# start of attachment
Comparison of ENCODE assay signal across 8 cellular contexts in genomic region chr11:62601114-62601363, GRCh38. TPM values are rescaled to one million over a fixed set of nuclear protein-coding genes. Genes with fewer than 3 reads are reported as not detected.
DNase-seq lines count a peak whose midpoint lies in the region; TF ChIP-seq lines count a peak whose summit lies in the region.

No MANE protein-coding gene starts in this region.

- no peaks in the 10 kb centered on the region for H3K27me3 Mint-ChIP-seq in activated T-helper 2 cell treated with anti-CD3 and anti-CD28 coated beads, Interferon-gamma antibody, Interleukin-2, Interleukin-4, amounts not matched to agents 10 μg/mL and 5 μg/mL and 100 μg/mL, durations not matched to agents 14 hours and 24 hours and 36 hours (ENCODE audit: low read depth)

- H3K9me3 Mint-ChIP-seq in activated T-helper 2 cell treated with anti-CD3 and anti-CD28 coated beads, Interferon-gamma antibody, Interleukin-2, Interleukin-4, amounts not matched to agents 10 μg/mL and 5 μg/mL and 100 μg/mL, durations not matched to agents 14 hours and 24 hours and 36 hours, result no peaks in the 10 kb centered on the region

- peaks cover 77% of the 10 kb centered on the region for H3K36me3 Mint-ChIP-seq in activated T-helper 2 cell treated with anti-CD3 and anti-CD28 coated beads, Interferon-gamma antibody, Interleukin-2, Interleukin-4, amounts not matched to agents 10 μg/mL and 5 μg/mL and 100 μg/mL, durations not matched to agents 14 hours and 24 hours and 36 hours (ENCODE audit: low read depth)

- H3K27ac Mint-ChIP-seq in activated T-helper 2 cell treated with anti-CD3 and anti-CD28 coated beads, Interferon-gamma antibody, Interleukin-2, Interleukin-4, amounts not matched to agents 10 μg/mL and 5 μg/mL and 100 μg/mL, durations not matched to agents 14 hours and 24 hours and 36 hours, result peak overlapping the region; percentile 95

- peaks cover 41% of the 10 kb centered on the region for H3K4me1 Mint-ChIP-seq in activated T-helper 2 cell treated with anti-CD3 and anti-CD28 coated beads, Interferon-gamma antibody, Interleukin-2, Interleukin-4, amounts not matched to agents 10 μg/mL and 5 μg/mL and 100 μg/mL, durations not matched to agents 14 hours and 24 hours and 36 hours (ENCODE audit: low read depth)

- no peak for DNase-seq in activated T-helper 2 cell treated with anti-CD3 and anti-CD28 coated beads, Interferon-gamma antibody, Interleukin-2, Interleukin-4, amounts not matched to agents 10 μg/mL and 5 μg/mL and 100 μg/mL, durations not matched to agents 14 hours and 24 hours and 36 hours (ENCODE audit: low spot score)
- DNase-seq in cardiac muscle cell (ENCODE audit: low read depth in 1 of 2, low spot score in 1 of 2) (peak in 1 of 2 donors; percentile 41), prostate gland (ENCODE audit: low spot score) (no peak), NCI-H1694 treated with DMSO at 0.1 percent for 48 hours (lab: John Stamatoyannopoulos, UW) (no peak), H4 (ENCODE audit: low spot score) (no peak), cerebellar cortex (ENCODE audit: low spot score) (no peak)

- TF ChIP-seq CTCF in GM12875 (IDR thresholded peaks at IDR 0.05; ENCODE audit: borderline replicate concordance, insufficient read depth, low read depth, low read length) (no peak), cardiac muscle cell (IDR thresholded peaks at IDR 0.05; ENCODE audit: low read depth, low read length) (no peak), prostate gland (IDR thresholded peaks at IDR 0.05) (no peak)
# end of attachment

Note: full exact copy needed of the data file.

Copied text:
Comparison of ENCODE assay signal across 8 cellular contexts in genomic region chr11:62601114-62601363, GRCh38. TPM values are rescaled to one million over a fixed set of nuclear protein-coding genes. Genes with fewer than 3 reads are reported as not detected.
DNase-seq lines count a peak whose midpoint lies in the region; TF ChIP-seq lines count a peak whose summit lies in the region.

No MANE protein-coding gene starts in this region.

- no peaks in the 10 kb centered on the region for H3K27me3 Mint-ChIP-seq in activated T-helper 2 cell treated with anti-CD3 and anti-CD28 coated beads, Interferon-gamma antibody, Interleukin-2, Interleukin-4, amounts not matched to agents 10 μg/mL and 5 μg/mL and 100 μg/mL, durations not matched to agents 14 hours and 24 hours and 36 hours (ENCODE audit: low read depth)

- H3K9me3 Mint-ChIP-seq in activated T-helper 2 cell treated with anti-CD3 and anti-CD28 coated beads, Interferon-gamma antibody, Interleukin-2, Interleukin-4, amounts not matched to agents 10 μg/mL and 5 μg/mL and 100 μg/mL, durations not matched to agents 14 hours and 24 hours and 36 hours, result no peaks in the 10 kb centered on the region

- peaks cover 77% of the 10 kb centered on the region for H3K36me3 Mint-ChIP-seq in activated T-helper 2 cell treated with anti-CD3 and anti-CD28 coated beads, Interferon-gamma antibody, Interleukin-2, Interleukin-4, amounts not matched to agents 10 μg/mL and 5 μg/mL and 100 μg/mL, durations not matched to agents 14 hours and 24 hours and 36 hours (ENCODE audit: low read depth)

- H3K27ac Mint-ChIP-seq in activated T-helper 2 cell treated with anti-CD3 and anti-CD28 coated beads, Interferon-gamma antibody, Interleukin-2, Interleukin-4, amounts not matched to agents 10 μg/mL and 5 μg/mL and 100 μg/mL, durations not matched to agents 14 hours and 24 hours and 36 hours, result peak overlapping the region; percentile 95

- peaks cover 41% of the 10 kb centered on the region for H3K4me1 Mint-ChIP-seq in activated T-helper 2 cell treated with anti-CD3 and anti-CD28 coated beads, Interferon-gamma antibody, Interleukin-2, Interleukin-4, amounts not matched to agents 10 μg/mL and 5 μg/mL and 100 μg/mL, durations not matched to agents 14 hours and 24 hours and 36 hours (ENCODE audit: low read depth)

- no peak for DNase-seq in activated T-helper 2 cell treated with anti-CD3 and anti-CD28 coated beads, Interferon-gamma antibody, Interleukin-2, Interleukin-4, amounts not matched to agents 10 μg/mL and 5 μg/mL and 100 μg/mL, durations not matched to agents 14 hours and 24 hours and 36 hours (ENCODE audit: low spot score)
- DNase-seq in cardiac muscle cell (ENCODE audit: low read depth in 1 of 2, low spot score in 1 of 2) (peak in 1 of 2 donors; percentile 41), prostate gland (ENCODE audit: low spot score) (no peak), NCI-H1694 treated with DMSO at 0.1 percent for 48 hours (lab: John Stamatoyannopoulos, UW) (no peak), H4 (ENCODE audit: low spot score) (no peak), cerebellar cortex (ENCODE audit: low spot score) (no peak)

- TF ChIP-seq CTCF in GM12875 (IDR thresholded peaks at IDR 0.05; ENCODE audit: borderline replicate concordance, insufficient read depth, low read depth, low read length) (no peak), cardiac muscle cell (IDR thresholded peaks at IDR 0.05; ENCODE audit: low read depth, low read length) (no peak), prostate gland (IDR thresholded peaks at IDR 0.05) (no peak)